– A new voter ID law could shut out many Native Americans from the polls in North Dakota. A strict rule on the collection of absentee ballots in Arizona is being challenged as a form of voter suppression. And officials in Georgia are scrubbing voters from registration rolls if their details do not exactly match other records, a practice that voting rights groups say unfairly targets minority voters.

During the Obama administration, the Justice Department would often go to court to stop states from taking steps like those. But 18 months into President Donald Trump’s term, there are signs of change: The department has launched no new efforts to roll back state restrictions on the ability to vote, and instead often sides with them.

Under Attorney General Jeff Sessions, the department has filed legal briefs in support of states that are resisting court orders to rein in voter ID requirements, stop aggressive purges of voter rolls and redraw political boundaries that have unfairly diluted minority voting power — all practices that were opposed under President Barack Obama’s attorneys general.

In the national battle over voting rights, the fighting is done in court, state by state, over rules that can seem arcane but have the potential to sway the outcome of elections. The Justice Department’s recent actions point to a decided shift in policy at the federal level: toward an agenda embraced by conservatives who say they want to prevent voter fraud.

“They’re showing deference to the states when it comes to issues like voter ID,” said Logan Churchwell, a spokesman for the conservative Public Interest Legal Foundation, which advocates tighter restrictions on voter registration. “If a state sees the need for a prophylactic capability to prevent fraud, then it can.”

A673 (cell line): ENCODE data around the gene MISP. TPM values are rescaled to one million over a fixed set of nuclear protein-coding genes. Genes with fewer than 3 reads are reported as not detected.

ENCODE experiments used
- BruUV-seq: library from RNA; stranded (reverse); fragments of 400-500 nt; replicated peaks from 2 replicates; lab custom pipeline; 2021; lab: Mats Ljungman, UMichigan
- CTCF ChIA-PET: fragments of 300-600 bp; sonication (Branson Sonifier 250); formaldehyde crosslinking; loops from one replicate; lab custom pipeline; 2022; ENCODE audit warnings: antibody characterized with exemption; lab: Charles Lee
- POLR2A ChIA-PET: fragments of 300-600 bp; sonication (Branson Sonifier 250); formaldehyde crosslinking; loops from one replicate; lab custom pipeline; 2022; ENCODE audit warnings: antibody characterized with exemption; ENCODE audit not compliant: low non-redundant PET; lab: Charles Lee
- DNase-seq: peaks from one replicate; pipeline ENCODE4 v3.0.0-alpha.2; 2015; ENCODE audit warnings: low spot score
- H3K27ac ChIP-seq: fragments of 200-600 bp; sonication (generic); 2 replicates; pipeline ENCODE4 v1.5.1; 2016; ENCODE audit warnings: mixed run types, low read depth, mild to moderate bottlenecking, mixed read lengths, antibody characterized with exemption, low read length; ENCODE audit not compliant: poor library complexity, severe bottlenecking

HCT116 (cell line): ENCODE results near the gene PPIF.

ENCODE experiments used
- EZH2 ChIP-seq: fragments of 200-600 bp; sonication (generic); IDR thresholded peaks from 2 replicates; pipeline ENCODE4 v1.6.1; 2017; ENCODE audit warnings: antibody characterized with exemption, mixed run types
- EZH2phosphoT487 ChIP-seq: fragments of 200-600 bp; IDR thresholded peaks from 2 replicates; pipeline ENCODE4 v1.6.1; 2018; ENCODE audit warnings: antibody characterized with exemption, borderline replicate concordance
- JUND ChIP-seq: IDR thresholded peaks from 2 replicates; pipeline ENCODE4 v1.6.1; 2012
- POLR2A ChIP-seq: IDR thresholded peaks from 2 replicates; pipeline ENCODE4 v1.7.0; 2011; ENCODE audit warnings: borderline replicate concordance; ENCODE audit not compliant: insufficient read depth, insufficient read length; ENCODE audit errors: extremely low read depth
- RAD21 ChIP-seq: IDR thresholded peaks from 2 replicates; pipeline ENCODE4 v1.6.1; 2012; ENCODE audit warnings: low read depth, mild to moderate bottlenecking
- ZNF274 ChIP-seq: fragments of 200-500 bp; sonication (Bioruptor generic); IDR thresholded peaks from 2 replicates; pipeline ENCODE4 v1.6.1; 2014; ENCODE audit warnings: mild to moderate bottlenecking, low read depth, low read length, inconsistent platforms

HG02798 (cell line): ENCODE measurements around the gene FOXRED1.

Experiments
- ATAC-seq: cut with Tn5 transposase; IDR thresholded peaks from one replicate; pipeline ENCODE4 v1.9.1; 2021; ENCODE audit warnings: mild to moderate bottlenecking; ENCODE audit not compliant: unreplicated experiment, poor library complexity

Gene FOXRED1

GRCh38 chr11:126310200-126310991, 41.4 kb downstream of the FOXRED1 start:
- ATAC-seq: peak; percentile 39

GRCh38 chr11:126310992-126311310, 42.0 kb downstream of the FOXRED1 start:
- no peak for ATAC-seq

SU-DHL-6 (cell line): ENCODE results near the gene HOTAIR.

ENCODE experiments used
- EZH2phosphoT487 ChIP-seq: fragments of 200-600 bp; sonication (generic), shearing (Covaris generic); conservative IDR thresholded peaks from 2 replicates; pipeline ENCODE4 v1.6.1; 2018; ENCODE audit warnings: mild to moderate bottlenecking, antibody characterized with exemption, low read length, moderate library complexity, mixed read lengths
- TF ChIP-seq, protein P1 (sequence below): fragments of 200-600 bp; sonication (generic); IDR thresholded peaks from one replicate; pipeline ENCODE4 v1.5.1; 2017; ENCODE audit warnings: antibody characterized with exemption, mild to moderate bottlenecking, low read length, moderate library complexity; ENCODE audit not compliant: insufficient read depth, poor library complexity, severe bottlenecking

Almost all researchers who have studied the issue have concluded that voter fraud is rare in the United States. A Trump-appointed commission investigating the issue disbanded in January without presenting any evidence of widespread impropriety.

Instead, according to critics of the administration and even some Republicans, the principal aim of laws adding requirements like photo IDs is to discourage certain voters and empower the GOP.

The change under Trump is a stark one from the state of play before the 2016 presidential election, when voting rights advocates and Democrats appeared to be gaining the upper hand in the courts.

With support from the Justice Department under Obama, lawyers were steadily persuading federal courts to invalidate district boundaries in states like Alabama, Texas and Virginia that were drawn to reduce minority voters’ influence.

Some of those legal victories have already been undone.

A federal court in Texas had found that the state intentionally crippled minority voting power when it drew new state legislative and congressional districts in 2011. The same court found that replacement maps the state drew also were discriminatory. But in the Supreme Court this year, the Justice Department argued that the new districts were legal, and the justices largely agreed.

In Ohio, the Obama Justice Department argued that a state policy of scrubbing infrequent voters from its rolls if they failed to reply to a single mailed warning violated federal law. The Sixth U.S. Circuit Court of Appeals agreed, striking down the Ohio law.

But when the case reached the Supreme Court in 2017, Trump’s Justice Department reversed course, saying Ohio’s aggressive purges of nonvoters met federal standards even if voters who mistook the notices for junk mail — as many did — were disenfranchised as a result. The Supreme Court agreed in June, overturning the 6th Circuit ruling.

The Texas ID and Ohio voter-roll cases stand out for a little-noted reason: The career lawyers in the department’s civil rights division who perform the bulk of legal work on voting cases do not appear in their normal roles in the government’s latest briefs. Instead, Trump administration political appointees were the ones who took responsibility for the new positions.